When John Kelly, IBM’s senior vice president for research, and four other IBM leaders visited UC San Diego in mid-October, they were keenly interested in the broad, diverse areas of research well under way on campus.
Vice Chancellor for Research Sandra Brown, Engineering Dean Al Pisano, and Social Sciences Dean Carol Padden made sure the corporate leaders heard – loudly and clearly – that UC San Diego is at the leading edge of research and technologies that hold significant promise for the global industrial giant.
Amidst the high-tech wizardry at Qualcomm Institute’s Atkinson Hall, the IBM team received in-depth briefings on contextual robotics, microbiome research, and the “smart cities” collaboration with the city of San Diego.
Vice Chancellor Brown, putting the range of topics in context, emphasized in her introduction that UC San Diego is strongly positioned to lead and partner in large-scale projects – especially those that are integrative in nature, and require a “deep dive” into research areas. The campus is a “living lab,” she said, with many productive relationships with private industry, and an impressive record for creating spinoffs, startups, and other drivers of economic growth.
Of special interest to IBM team members were two distinctions that Brown took care to point out: that UC San Diego, with deep linkages to local schools, admits more community college students than any other UC campus; and that the university has more women graduates in STEM fields than any other U.S. university.
In addition, she reminded her guests, National Geographic picked only one city in North America to designate a “Smart City” – San Diego – due in part to UC San Diego’s role as regional innovator and Torrey Mesa collaborator.
Dean Pisano led the presentation on contextual robotics, stressing the campus’ “encompassing vision” of the technology’s possibilities and promise, and was supported by Dean Padden, who emphasized the key role that cognitive science plays in the field of robotics.
Adding detail to the discussions were computer scientists, social scientists, and engineers, and the subject turned variously to aging, learning, brain development, Big Data, wearable feedback sensors, and the “powerful” entrepreneurial opportunities the university’s multidisciplinary but unified vision can create.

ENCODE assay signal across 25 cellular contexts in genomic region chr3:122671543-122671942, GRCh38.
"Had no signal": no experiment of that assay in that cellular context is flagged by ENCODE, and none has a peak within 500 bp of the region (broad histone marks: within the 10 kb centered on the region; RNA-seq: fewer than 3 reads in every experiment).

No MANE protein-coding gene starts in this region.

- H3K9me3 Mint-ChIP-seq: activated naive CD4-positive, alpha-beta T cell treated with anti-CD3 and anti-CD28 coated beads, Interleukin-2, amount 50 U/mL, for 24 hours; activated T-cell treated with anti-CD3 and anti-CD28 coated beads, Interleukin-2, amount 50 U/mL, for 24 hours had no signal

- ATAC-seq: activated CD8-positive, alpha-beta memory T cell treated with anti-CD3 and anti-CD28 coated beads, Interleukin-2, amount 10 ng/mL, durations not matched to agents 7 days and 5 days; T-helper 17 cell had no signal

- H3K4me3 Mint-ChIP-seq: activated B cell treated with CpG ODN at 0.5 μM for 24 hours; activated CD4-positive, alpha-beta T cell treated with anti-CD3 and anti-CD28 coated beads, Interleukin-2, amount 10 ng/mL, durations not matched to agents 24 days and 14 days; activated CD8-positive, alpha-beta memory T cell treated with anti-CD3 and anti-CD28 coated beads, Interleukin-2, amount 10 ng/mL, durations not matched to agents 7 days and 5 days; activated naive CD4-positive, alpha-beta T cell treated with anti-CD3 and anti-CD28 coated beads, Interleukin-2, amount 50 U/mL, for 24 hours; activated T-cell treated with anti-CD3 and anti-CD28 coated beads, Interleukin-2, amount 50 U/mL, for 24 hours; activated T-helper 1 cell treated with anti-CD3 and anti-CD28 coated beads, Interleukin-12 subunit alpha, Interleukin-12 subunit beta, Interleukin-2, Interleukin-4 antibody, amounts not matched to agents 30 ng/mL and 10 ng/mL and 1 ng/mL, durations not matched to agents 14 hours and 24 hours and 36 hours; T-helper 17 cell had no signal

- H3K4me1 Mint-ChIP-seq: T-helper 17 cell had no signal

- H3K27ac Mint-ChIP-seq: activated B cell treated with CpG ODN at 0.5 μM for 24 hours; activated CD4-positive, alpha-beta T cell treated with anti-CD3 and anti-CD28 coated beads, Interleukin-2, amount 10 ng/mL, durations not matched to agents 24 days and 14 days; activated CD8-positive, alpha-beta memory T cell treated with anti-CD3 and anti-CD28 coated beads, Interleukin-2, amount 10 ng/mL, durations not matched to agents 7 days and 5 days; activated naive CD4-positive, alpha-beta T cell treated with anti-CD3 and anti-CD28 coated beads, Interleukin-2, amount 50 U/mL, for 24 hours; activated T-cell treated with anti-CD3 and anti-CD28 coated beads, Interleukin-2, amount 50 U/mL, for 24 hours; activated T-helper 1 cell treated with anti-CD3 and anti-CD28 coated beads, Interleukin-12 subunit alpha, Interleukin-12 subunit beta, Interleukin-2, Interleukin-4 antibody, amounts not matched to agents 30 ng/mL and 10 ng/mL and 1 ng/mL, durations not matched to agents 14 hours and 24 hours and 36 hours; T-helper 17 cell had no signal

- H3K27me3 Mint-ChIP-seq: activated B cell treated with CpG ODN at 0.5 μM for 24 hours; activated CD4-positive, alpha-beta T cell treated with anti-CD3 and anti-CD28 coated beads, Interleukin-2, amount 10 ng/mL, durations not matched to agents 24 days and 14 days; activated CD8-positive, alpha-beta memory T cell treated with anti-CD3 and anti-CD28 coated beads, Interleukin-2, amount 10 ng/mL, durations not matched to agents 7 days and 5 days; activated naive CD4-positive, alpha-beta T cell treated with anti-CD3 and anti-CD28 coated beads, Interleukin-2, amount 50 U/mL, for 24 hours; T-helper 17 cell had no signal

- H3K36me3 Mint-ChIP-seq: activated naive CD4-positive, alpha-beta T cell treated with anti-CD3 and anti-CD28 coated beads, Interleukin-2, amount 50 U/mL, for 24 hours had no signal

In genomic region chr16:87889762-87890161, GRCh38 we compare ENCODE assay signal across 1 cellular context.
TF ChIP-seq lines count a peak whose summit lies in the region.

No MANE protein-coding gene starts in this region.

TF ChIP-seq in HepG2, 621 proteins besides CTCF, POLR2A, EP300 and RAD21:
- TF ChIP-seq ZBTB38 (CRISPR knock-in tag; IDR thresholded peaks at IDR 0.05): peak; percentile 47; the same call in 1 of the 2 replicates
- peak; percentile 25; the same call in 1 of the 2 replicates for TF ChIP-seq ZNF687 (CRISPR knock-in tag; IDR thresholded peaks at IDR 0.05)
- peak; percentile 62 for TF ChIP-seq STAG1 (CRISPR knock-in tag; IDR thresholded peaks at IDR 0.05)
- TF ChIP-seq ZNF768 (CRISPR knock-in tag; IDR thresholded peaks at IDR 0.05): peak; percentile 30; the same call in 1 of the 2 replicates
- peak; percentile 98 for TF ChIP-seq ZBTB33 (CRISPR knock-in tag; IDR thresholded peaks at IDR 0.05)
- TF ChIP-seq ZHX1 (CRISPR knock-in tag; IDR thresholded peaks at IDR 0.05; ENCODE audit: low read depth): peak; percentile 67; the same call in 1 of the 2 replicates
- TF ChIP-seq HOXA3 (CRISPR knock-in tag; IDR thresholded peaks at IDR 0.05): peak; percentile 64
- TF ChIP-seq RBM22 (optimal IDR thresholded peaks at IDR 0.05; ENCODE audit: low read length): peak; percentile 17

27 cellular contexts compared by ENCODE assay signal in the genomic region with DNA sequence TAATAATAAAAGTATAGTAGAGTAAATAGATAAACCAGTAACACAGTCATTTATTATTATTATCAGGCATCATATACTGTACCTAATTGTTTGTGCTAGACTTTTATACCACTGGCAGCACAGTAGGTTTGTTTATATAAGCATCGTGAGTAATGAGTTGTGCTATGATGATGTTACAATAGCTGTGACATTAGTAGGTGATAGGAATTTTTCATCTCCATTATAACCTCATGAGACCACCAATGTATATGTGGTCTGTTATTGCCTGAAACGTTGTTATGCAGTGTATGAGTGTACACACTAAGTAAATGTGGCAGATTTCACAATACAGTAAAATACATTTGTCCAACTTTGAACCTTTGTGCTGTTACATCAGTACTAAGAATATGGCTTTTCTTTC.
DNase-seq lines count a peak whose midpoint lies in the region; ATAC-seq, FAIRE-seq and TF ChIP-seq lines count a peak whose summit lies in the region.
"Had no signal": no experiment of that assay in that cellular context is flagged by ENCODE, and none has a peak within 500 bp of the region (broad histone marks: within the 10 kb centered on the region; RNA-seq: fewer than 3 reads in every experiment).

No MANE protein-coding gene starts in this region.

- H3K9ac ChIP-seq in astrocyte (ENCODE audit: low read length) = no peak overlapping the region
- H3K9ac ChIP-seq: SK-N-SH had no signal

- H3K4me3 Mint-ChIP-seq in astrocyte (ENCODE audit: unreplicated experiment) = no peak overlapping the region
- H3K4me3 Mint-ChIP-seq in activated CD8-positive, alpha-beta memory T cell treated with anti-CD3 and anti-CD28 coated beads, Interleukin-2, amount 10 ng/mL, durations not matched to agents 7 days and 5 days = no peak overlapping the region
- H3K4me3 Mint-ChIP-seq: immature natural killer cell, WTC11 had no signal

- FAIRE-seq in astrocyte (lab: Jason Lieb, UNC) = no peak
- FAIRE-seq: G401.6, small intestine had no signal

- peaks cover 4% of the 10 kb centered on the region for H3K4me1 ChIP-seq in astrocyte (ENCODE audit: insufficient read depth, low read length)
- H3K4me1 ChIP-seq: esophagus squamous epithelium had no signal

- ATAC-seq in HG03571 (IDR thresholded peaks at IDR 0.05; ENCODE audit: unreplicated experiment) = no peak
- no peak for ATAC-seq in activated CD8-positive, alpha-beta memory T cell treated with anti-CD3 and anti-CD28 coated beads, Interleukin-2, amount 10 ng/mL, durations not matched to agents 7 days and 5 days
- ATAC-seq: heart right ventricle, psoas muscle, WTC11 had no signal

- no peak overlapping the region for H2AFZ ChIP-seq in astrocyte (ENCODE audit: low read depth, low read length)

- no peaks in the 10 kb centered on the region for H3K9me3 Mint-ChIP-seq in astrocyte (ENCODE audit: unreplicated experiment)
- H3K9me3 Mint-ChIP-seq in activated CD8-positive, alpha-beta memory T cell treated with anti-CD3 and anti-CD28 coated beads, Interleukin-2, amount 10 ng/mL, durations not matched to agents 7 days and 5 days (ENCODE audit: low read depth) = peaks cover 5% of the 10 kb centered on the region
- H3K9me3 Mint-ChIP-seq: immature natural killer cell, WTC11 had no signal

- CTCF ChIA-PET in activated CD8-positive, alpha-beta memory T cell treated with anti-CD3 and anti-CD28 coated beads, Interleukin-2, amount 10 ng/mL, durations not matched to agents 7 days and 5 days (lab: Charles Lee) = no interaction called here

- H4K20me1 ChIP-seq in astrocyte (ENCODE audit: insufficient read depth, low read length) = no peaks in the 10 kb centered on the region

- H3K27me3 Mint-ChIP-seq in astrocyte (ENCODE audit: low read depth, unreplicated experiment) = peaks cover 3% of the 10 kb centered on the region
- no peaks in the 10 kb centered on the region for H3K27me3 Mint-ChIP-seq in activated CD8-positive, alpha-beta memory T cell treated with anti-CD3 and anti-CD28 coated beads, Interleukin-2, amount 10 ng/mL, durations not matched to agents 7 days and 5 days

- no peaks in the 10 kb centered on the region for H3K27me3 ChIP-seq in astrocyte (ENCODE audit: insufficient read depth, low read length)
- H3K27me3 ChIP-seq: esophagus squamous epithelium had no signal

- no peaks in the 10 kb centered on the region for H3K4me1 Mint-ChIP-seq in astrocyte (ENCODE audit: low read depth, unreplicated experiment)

“UC San Diego does a great job of integrating the scientific research done here, and with our healthcare partners, into the community,” Brown said.
When the topic turned to microbiome research, Rob Knight, who leads the Center for Microbiome Innovation on campus, spoke to the value of medical and clinical Big Data and associated insights as the basis for a possible partnership, citing existing partners Illumina and Jansson/Johnson & Johnson.
Larry Smarr, Calit2’s director, cited UC San Diego’s prominent role in Big Data research associated with medicine, and suggested that the university could potentially apply IBM technology to 13 million patients.
“UC San Diego serves as the R&D arm of the city,” said David Graham on the City of San Diego when the visitors and their hosts discussed “Smart Cities,” collaborations among universities and their communities that benefit both.
Cognitive computing, collecting data from sensors, and other technologies were discussed as tools that help communities solve problems – from traffic to changing coastlines to toxins and population fluctuations – and help demonstrate the success of innovative public-private partnerships.
“We’re not only talking about keeping people moving on the highways,” said Brown. “The bigger picture is the region’s quality of life.”
Very smart and focused robots that make industries more efficient; big-data insights into the most perplexing of medical challenges; and universities and cities using research and technology for their mutual benefits – UC San Diego gave the IBM team a concentrated briefing on just some of the inter-related avenues of research now being aggressively explored on campus, and showed that the campus is eager to work with any institution that also values “the bigger picture.”